First, I’m not making much more of a comparison than autism and Down Syndrome (DS) are developmental disabilities and, for a sizable fraction, autism has genetic roots.

      Are you referring to the fact that life span for people with DS is about age 55?

      I see many points in which Down syndrome is relevant to the autism discussion.

      First, it wasn’t that long ago that life expectancy for someone with DS was much shorter. Through understanding the medical issues involved life expectancy has been increased.

      All too often I read people say that genetic conditions can not be treated, but autism as “vaccine injury” can. Genetic conditions *can* be treated and there’s no logic behind the alt-med methods and vaccine injury.

      Also, this goes to the discussion if cure vs. treatment. Neither autism nor DS has a cure in place or in trials. But one can still offer treatments which improve quality of life.

      Another thing about DS is that it is genetic but not in the dominant/regressive gene type. Almost all DS children are born to non DS parents. They don’t carry a “DS” risk gene. Much of autism genetics is de novo. I often read “no one in my family is autistic, this can’t be genetic in our case”, which is false.

      The idea of parental age, especially paternal age, has been rejected out of hand by those promoting autism as vaccine injury. It’s not hard to see why.

    • Sullivan (Matt Carey) November 23, 2012 at 16:00 #


      I apologize for any offense. I do see your point.

      One thing I would say is at this point we don’t know what autism is like in older individuals. We know it isntr as dramatic as DS in terms of short life expectancy, but little else. Are there early-onset conditions in some fraction of the population? In DS early-onset dementia is common. Is there something that we should know about autism and old age? More simply, how does normal dementia and autism present? How do we serve thast population? Do we have to wait 40 years to find out as this generation of children ages?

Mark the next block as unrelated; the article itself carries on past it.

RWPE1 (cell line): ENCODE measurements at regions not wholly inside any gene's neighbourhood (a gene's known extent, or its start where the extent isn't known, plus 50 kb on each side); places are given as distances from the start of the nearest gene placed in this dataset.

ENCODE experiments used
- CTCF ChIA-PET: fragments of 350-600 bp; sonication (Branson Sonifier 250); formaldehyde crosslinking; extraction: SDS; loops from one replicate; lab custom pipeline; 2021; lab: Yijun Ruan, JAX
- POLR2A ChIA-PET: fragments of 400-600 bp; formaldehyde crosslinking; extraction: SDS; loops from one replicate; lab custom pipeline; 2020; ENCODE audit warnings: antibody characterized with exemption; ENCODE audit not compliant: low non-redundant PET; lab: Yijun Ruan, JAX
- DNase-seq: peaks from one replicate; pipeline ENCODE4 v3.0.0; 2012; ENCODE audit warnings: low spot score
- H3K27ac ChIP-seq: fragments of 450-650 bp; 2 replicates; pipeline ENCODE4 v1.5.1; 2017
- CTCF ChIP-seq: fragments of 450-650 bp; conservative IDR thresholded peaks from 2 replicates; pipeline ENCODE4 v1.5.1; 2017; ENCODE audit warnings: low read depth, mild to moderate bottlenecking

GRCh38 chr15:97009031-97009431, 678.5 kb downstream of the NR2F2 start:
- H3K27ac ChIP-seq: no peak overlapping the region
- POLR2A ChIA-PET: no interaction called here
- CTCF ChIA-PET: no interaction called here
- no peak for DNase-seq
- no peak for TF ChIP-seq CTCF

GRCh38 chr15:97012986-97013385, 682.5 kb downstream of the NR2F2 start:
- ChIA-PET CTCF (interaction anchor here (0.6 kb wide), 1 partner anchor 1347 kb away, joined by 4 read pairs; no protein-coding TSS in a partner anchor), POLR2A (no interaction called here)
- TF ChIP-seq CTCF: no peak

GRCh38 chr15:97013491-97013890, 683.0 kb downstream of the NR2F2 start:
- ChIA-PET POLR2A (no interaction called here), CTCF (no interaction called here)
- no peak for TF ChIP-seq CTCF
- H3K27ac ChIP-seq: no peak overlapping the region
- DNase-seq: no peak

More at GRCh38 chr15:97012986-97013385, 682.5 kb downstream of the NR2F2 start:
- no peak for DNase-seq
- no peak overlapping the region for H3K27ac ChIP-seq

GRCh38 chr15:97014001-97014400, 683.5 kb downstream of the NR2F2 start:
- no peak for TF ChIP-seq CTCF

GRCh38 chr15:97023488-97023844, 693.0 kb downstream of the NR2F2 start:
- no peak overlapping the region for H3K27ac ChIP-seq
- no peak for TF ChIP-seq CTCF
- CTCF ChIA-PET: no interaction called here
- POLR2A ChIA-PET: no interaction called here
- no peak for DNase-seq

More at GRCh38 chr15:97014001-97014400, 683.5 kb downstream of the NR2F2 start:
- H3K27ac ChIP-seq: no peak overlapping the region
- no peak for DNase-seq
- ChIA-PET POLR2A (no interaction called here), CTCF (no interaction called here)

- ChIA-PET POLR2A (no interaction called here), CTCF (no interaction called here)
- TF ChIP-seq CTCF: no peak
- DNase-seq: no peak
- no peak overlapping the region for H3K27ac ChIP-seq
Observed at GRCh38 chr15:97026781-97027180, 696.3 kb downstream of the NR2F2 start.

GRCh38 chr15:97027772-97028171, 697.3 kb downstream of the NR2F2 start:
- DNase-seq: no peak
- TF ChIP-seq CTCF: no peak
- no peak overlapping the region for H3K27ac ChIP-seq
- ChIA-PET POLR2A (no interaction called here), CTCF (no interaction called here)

This is one of the failings of those who have promoted the idea that autism is “new”. We are left unprepared.

      • TLPG November 24, 2012 at 14:19 #

        I agree with your last sentence, and there is an explanation for that in my opinion. In the early days (I’m speaking prior to Kanner) anyone who was “not normal” was thrown into asylums – and treated like absolute crap. Under those circumstances a short life was inevitable – and unlike Downs it was not the fault of Autism itself. I firmly believe that Autism and Emil Kraepelin’s “Youth Dementia” were the same thing just to back that view up.

        I did read a story (and I wish I could link it) that introduced us to one of Kanner’s patients – still alive in his 70’s and playing golf (a special interest presumably). As much as he is such a fool, Jonathan Mitchell is aging now, and actually I’m not that far behind him (he’s in his 50’s and I’m approaching 50). As we are polar opposites on the level of self esteem, it will be interesting to see how much longer Mitchell carries on – as well as myself of course. I don’t know how old Temple Grandin is now, but she would be one to watch also.

        Just to finish, I consider 55 still to be too young. That compares to the maximum life expectancy (as distinct from average) of an African living outside the cities of the continent, and maybe the average for the Australian Aborigines. That fact is worrying the government here as it should. The same should be said for Downs.